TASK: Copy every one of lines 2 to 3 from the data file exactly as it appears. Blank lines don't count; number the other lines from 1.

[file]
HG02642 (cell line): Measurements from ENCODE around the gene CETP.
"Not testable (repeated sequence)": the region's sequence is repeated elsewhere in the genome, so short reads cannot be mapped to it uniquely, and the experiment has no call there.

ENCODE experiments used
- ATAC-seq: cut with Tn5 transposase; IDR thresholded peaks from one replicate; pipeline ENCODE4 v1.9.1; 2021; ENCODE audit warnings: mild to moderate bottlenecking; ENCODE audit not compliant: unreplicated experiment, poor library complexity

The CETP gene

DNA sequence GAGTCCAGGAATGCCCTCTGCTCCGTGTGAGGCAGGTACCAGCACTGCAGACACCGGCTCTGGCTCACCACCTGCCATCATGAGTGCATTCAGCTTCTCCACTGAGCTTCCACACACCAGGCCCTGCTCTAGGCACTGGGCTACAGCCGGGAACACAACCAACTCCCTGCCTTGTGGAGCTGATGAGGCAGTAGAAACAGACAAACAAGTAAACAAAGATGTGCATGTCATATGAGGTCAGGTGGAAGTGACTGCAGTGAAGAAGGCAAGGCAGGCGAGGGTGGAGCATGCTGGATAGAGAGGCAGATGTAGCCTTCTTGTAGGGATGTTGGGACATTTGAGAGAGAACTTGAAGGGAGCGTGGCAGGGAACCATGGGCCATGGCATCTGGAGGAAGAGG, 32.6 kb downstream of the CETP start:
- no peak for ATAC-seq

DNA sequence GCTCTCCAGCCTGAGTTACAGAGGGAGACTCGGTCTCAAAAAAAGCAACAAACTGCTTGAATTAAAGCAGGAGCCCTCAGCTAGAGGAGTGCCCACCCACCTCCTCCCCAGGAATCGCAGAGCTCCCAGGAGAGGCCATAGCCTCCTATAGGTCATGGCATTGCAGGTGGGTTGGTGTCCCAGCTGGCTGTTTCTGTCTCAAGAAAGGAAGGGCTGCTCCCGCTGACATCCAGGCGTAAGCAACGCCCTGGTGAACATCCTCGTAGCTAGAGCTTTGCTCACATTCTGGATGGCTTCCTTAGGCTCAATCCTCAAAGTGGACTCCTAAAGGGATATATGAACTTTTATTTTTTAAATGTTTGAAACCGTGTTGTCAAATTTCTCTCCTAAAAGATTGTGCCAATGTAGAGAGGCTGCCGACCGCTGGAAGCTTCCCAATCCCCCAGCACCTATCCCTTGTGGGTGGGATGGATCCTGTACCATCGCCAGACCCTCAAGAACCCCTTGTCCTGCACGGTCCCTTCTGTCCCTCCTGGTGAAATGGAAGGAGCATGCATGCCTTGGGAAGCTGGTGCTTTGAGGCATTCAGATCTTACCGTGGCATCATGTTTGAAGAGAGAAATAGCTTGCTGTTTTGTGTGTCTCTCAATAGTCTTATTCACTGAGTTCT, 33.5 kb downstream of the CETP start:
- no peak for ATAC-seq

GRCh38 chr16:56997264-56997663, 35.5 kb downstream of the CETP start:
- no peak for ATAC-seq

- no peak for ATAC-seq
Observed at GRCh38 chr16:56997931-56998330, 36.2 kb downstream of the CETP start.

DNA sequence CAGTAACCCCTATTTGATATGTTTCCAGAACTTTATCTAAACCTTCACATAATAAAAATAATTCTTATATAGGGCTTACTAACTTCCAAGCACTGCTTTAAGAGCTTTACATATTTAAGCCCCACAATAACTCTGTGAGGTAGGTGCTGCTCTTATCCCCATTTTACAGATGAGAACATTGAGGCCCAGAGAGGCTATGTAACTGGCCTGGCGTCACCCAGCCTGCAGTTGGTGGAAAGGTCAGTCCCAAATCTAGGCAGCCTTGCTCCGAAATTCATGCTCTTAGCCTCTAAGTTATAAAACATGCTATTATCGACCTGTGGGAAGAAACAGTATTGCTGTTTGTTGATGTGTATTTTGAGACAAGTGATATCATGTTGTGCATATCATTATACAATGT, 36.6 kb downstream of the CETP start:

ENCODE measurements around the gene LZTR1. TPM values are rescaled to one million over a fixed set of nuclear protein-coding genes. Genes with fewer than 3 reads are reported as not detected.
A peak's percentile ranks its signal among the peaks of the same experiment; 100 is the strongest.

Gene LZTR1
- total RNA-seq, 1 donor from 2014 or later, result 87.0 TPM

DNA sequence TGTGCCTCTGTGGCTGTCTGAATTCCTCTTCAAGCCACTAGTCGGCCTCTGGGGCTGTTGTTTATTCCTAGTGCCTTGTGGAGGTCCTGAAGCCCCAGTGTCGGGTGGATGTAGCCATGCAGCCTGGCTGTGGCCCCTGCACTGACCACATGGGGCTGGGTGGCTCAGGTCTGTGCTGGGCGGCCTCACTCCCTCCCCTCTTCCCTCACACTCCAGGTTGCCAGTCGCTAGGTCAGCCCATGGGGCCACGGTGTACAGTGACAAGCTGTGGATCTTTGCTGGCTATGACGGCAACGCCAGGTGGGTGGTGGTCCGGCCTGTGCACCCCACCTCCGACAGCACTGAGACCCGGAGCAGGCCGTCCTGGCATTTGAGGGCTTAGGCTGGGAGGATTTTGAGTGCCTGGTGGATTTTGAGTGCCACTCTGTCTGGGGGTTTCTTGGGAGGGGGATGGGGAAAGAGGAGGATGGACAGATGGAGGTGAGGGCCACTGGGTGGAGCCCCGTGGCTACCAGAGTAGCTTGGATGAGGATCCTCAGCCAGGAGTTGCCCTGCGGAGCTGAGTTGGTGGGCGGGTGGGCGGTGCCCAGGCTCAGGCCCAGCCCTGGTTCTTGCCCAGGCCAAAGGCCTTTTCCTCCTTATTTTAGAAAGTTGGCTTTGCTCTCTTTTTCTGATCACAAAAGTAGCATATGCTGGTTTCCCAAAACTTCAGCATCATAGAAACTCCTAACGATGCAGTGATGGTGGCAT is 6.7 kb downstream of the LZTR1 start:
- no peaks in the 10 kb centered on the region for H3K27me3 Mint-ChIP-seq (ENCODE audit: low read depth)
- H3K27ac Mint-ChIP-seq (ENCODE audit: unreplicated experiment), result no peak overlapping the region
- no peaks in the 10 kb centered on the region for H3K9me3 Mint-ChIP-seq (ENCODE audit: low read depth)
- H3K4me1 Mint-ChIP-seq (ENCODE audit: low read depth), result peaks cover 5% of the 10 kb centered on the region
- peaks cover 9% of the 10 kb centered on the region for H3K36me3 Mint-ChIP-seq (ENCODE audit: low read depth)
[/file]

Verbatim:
"Not testable (repeated sequence)": the region's sequence is repeated elsewhere in the genome, so short reads cannot be mapped to it uniquely, and the experiment has no call there.

ENCODE experiments used